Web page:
Native Village
Youth and Education news
January 2010 Volume 1

Crow Creek: Stolen Lands, Wind Farms and Taking a Stand for the People
Written by: NDN News,
Condensed by Native Village

South Dakota:  The United States continues to violate centuries of Indian treaties and the their obligation to honor them.  The most recent case is on the Crow Creek Reservation established in the 1868 Fort Laramie Treaty.  The Reservation includes 125,591 acres.

The Crow Creek Tribe is one of America's poorest Reservations. 78% of tribal members live below the poverty line.

On December 3, 2009 the Internal Revenue Service unlawfully auctioned off 7112 acres located on Crow Creek Sioux Tribal lands. The land is owned by Crow Creek Tribal Farms, Inc. a Tribal corporation and distinct legal entity from the Crow Creek Sioux Tribe.

The IRS seized and auctioned the land to recover $3,123,789.73 dollars in unpaid employment taxes.

The Crow Creek tribe filed a motion for a temporary restraining order. The document blames the Bureau of Indian Affairs and an error in their tax advice. The BIA had told the Tribe that, as a federally recognized Tribe, Crow Creek  did not have to pay federal employment taxes.

But the IRS is not a government agency. It is an agency of the International Monetary Fund.


Tribal Chairman Brandon Sazue says that the IRS has seized the personal income taxes of every tribal council member elected since this occurred. Because so much money is owed, he doubts the council will ever see tax refunds again.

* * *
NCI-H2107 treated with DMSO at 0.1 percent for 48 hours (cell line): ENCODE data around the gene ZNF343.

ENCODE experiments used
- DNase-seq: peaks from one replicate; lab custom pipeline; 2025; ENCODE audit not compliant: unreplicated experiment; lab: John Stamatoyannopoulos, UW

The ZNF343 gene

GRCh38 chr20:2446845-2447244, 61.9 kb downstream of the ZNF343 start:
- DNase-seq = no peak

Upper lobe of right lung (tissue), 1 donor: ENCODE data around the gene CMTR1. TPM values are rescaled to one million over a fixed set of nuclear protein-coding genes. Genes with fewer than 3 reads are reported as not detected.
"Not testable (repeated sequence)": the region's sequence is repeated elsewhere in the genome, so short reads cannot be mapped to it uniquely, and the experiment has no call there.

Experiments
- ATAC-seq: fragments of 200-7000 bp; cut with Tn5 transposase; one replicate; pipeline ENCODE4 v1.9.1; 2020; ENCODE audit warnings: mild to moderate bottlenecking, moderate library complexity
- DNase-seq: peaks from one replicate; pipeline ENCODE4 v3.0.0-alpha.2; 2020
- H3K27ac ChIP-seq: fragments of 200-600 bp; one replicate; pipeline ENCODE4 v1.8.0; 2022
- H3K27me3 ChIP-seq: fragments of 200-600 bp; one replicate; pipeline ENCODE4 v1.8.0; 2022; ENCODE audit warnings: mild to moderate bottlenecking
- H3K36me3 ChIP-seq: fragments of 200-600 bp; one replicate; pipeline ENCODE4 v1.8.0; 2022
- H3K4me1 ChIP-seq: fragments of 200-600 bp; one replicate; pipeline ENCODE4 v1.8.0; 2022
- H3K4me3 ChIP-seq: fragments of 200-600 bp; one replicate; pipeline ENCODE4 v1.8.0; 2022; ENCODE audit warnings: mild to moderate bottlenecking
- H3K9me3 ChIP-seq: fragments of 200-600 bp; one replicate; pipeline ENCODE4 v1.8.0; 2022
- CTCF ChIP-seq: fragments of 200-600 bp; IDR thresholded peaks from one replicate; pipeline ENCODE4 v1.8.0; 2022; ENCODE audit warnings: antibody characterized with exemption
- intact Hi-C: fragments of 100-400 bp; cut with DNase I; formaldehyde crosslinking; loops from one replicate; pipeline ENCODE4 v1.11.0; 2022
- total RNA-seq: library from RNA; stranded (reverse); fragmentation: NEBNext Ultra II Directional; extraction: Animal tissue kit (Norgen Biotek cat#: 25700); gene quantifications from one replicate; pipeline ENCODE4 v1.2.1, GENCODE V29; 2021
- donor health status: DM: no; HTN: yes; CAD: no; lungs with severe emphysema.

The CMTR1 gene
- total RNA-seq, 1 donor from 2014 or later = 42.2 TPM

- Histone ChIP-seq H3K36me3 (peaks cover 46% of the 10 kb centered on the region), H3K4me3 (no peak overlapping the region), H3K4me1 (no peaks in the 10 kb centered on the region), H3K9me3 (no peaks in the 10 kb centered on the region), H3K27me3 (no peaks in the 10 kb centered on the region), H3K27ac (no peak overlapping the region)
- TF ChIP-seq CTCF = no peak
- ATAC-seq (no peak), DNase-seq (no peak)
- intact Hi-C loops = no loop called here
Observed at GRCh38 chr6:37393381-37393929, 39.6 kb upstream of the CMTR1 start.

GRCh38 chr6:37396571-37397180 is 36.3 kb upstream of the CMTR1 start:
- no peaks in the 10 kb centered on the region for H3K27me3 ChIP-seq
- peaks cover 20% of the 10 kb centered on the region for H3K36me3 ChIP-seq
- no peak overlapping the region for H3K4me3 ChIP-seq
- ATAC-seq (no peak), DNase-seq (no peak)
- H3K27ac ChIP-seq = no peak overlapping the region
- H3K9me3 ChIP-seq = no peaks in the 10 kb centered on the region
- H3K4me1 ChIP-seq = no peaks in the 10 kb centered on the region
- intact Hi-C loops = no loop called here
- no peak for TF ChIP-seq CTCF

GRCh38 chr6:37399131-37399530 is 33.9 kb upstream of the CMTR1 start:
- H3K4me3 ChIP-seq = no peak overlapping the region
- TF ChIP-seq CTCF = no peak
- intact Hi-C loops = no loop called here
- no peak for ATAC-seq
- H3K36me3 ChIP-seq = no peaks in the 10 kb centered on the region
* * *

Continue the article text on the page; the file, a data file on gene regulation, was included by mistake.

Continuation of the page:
The IRS has continually seized funds from the Tribe's bank account assets.  At this point, it is unknown how much money was seized from the tribe or council before the auction.


These 7112 acres of Tribal lands rank 3rd in the nation for wind energy potential. The Tribe had plans to create a wind energy farm. This would be an economic solution to lift the tribe out of impoverished conditions.


Fort Thompson (on Crow Creek) is home to one of the largest electricity sub stations in America: Big Bend Dam.  When Crow Creek lands along the Missouri River were flooded to build the dam, the Tribe was promised a lifetime of free electricity. But they have never received it.  Instead, the Tribe pays some of the highest electricity rates in the state.


Nearly 80% of tribal members live below the poverty line. Many are unable to pay their electric bills. Even in - 0° weather, the electric company turns off their power for non payment -- even if a payment plan has been made.  This is illegal. Unfortunately, the power company continues to get away with it.


The Can-Do organization documents and offers videos about these events and the land seizures on its website


The Tribe has 180 days from the date of seizure to buy their land back, with an additional penalty of 20% interest.

The Tribes appeal Court date has been set for March 29 - 30, in Rapid City South Dakota. If the ruling is not overturned, the new precedence could allow for continued land grabs on Tribal Lands. 

Since December 7, Chairman Brandon Sazue has been camping on the land in a travel trailer. While temperatures dip far below 0°, he vows to stay there until the land is rightfully returned to the Tribe.

“No Trespassing” signs have been posted around the perimeter of the seized property, warning the IRS and other agencies to keep out.  Signs were prepared with prayer ties in all four colors.

Sazue invites supporters from all nations to join him in a show of solidarity and support.  Many have already responded to his call.

Sign the online petition, “Crow Creek Sioux Land is NOT For Sale.” . .

can do:

NDN News Film: Crow Creek Land is NOT for Sale!


Updates and more info can be found on or email NDN [at]

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